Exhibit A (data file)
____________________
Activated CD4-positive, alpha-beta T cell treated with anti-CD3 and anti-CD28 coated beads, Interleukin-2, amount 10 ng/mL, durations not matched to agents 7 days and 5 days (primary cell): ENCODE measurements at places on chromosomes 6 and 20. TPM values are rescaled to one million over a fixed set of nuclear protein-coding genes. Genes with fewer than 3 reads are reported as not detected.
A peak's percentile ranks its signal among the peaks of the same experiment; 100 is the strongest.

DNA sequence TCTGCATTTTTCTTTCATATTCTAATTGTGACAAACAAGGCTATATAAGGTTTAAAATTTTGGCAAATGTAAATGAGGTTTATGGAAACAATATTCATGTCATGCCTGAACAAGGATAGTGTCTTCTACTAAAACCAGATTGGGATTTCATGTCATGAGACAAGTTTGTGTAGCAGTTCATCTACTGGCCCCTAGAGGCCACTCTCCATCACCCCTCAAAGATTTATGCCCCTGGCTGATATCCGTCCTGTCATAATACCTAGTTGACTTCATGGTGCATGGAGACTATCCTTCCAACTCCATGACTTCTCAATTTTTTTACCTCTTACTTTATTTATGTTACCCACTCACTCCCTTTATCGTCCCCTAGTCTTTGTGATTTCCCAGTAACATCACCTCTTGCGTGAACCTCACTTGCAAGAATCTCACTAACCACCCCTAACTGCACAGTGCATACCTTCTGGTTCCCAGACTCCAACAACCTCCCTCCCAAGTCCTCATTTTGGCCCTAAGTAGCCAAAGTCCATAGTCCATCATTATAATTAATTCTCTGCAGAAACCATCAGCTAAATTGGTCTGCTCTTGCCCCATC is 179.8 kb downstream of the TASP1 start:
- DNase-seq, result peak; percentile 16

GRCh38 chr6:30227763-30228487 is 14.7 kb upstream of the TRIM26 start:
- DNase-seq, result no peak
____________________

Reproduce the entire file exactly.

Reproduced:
Activated CD4-positive, alpha-beta T cell treated with anti-CD3 and anti-CD28 coated beads, Interleukin-2, amount 10 ng/mL, durations not matched to agents 7 days and 5 days (primary cell): ENCODE measurements at places on chromosomes 6 and 20. TPM values are rescaled to one million over a fixed set of nuclear protein-coding genes. Genes with fewer than 3 reads are reported as not detected.
A peak's percentile ranks its signal among the peaks of the same experiment; 100 is the strongest.

DNA sequence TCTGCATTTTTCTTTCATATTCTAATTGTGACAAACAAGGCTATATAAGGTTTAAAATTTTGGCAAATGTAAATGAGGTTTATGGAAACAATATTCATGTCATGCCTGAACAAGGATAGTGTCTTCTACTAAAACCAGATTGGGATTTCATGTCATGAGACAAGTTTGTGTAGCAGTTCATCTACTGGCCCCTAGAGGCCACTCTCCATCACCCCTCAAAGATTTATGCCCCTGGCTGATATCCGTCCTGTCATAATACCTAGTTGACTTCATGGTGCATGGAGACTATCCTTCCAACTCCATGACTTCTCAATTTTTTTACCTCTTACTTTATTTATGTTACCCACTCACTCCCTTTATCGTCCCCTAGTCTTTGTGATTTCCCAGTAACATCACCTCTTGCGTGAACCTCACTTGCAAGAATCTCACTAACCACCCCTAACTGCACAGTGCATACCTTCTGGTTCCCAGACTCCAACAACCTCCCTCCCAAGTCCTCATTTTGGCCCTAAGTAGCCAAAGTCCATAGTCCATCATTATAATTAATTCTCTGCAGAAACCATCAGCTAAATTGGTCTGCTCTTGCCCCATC is 179.8 kb downstream of the TASP1 start:
- DNase-seq, result peak; percentile 16

GRCh38 chr6:30227763-30228487 is 14.7 kb upstream of the TRIM26 start:
- DNase-seq, result no peak